Often, I’m concerned about which identity to give priority to. Sometimes, in conversation, I’ll disclose my sexuality to others, either immediately or progressively without discussing my race. Other times, I speak mostly about my Blackness with little regard to my sexual orientation. I’ve tried to distinguish my Blackness from my sexuality, as if it were possible.

It’s tremendously difficult to recount my experiences as a Black gay male because I regularly failed to account for the unique ways in which both identities intersect. This includes recognizing the ways this intersection has positioned me within my own community, and the social structures of the world.

But I was approaching these issues in an entirely unproductive manner. I don’t need to grant one identity primacy because distinct parts shaped into one singular form of my identity.

I’m not gay one day and Black another. I am a constant conjunction of both amongst other things, like my seriously unhealthy love for philosophy, that comprise the whole of my identity.

However, on many occasions, I’ve felt excluded from the gay community due to my racial identity. There have also been times I’ve felt excluded from the Black community due to my sexuality. As a result, I regularly found myself bearing feelings of isolation and seclusion. 

However, I’m not the only gay Black person, and I won’t be the last. It’s an experience that needs to be accounted for in comprehensive fashion.

 I’m not the only gay Black person, and I won’t be the last. It’s an experience that needs to be accounted for in comprehensive fashion.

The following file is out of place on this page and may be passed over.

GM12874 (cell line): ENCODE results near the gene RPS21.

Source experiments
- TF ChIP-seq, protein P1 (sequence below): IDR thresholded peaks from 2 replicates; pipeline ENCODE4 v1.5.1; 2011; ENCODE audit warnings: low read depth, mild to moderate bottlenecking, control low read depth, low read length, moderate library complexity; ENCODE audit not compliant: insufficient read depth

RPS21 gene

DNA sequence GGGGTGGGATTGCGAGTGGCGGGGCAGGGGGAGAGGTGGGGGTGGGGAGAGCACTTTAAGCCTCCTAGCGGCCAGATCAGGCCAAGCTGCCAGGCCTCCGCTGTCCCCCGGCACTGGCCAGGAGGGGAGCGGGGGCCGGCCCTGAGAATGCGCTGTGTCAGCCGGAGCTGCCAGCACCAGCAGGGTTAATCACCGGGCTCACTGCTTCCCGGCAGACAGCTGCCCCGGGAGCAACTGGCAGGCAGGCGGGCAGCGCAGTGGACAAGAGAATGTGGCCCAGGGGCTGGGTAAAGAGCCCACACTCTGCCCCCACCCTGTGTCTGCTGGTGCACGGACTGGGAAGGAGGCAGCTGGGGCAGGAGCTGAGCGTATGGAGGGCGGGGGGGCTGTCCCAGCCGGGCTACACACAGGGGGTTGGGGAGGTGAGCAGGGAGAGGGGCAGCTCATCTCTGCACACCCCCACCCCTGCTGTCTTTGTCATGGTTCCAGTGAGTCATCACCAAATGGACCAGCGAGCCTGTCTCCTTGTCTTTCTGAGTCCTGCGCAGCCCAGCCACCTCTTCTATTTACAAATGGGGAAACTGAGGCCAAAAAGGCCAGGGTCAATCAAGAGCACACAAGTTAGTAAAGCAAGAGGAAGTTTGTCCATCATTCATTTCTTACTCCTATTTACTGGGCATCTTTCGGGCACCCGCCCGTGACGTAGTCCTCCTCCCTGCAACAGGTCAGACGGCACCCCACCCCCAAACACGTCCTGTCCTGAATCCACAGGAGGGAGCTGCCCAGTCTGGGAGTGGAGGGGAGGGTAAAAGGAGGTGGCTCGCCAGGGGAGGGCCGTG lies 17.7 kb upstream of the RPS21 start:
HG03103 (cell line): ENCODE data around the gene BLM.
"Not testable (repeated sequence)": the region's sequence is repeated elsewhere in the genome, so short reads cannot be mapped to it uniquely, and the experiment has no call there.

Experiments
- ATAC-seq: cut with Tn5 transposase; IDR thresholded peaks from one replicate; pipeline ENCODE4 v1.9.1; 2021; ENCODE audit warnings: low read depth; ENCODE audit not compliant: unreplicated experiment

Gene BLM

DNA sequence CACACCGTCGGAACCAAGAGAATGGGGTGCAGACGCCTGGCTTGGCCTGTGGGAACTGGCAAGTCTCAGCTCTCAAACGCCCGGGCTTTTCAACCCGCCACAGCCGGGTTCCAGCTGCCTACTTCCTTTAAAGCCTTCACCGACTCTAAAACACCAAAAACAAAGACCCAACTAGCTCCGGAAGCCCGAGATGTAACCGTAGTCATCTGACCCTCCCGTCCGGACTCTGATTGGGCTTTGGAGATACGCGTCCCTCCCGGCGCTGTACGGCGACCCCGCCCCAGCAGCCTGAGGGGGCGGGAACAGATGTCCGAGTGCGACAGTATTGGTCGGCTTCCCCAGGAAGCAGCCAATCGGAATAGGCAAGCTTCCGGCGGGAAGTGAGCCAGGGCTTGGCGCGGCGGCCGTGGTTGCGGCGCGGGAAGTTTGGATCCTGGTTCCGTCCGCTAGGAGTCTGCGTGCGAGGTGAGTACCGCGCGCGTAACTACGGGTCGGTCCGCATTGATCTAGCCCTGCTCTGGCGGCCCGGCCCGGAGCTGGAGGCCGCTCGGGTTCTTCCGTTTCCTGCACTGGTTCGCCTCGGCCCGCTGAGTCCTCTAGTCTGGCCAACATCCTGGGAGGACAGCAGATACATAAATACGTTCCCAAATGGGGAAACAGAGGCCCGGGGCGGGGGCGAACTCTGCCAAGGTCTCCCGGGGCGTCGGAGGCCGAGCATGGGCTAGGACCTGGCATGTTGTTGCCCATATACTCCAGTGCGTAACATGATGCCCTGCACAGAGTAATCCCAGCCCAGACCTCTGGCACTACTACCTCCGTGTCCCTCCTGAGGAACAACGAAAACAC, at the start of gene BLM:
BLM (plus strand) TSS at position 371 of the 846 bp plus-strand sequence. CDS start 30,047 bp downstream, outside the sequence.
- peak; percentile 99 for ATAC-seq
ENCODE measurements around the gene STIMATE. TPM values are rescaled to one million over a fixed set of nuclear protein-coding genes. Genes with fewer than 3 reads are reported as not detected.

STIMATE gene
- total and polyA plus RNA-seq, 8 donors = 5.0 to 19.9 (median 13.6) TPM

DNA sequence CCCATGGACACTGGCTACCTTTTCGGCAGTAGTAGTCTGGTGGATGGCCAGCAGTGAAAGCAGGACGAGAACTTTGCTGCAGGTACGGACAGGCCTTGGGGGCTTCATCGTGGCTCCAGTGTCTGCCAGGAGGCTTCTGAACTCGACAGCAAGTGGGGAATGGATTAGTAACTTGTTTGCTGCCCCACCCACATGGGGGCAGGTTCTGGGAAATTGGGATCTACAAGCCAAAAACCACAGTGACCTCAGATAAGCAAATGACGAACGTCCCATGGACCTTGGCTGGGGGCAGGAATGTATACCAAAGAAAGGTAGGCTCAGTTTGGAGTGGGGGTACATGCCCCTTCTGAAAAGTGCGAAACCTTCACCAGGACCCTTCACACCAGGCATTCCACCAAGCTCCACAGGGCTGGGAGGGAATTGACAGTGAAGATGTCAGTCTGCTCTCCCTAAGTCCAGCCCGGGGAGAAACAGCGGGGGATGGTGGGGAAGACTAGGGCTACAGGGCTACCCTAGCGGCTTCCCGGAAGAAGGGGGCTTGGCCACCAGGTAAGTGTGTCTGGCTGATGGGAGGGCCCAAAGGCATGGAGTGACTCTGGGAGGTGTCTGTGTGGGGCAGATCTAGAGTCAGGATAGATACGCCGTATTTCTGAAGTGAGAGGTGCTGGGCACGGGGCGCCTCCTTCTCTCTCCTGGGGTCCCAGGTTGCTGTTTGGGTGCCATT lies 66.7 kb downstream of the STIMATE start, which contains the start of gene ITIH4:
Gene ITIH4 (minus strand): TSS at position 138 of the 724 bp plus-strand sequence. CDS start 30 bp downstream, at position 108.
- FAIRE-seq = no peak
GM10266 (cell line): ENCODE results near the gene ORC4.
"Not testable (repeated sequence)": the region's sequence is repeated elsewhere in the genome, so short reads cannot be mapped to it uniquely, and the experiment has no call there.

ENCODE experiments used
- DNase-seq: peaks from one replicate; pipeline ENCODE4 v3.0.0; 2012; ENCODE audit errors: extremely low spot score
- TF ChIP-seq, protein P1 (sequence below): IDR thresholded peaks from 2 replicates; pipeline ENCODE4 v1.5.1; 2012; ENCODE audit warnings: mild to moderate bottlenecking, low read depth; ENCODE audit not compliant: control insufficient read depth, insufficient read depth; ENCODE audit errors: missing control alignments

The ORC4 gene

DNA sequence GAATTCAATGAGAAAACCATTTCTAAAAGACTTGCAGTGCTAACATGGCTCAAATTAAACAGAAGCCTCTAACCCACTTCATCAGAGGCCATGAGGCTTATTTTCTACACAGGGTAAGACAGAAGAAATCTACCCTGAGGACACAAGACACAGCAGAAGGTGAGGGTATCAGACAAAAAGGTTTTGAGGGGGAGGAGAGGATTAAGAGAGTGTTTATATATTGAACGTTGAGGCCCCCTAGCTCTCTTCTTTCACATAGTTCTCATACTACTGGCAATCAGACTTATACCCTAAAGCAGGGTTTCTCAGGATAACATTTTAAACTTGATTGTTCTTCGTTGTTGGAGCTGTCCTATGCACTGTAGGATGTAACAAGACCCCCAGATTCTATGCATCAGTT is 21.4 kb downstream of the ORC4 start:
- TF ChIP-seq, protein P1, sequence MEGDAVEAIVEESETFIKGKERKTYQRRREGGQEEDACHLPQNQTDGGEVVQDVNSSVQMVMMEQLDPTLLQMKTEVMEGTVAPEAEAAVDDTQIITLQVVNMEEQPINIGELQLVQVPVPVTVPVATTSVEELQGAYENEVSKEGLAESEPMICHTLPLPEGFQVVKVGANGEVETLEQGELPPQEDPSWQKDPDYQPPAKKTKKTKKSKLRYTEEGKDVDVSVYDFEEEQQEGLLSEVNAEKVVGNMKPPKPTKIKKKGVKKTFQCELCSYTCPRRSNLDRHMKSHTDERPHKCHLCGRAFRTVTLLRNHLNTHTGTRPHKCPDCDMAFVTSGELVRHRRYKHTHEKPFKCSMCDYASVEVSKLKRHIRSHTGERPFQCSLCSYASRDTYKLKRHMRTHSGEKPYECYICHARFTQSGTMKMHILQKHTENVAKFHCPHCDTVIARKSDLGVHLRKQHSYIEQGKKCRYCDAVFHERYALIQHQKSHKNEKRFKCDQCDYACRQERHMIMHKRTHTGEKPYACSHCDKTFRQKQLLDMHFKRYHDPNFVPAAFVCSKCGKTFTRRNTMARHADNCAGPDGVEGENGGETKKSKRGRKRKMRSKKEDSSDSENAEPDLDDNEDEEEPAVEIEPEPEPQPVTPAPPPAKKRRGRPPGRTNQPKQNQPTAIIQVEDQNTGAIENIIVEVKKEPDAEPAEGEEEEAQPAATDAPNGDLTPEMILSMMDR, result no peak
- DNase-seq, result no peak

We need to create spaces that Black bodies can occupy, but we also need to construct those spaces in ways that permit the existence of marginalized individuals within our own Black community.

Our social position greatly impacts our experience and serves as our starting point. It helps shape the lens we see the world through while informing how the world sees us. 

Sometimes these lenses keep us from acknowledging the reality of being placed in a different location. Other times, or so I hope, they allow us to recognize that there are subjective experiences people have, experiences which are valid even if we don’t have direct access to them ourselves. 

There’s no singular experience, even for those from the same group. Sometimes, our own communities are where the greatest amount of diversity occurs. 

Even with our individual identities, most groups still have lots of common ground. We all have goals, and sometimes they differ, or even conflict with each other, but one basic goal we all share is the desire to flourish. We all want to grow and succeed, and we want to see our loved ones do the same.

A roadblock to flourishing is a lack of cohesion. If the Black community is to thrive, we must protect those within our community who are most marginalized, and we must do so immediately. 

The only path to success is solidarity, and the only way forward is love and support for our Black brothers, sisters, and everyone in between; love for those who exist within the centre of the fold and love for those who exist along the margins.

Not only must we love those sidelined, we must also bringthem to the forefront of our movements and vindicate their realities.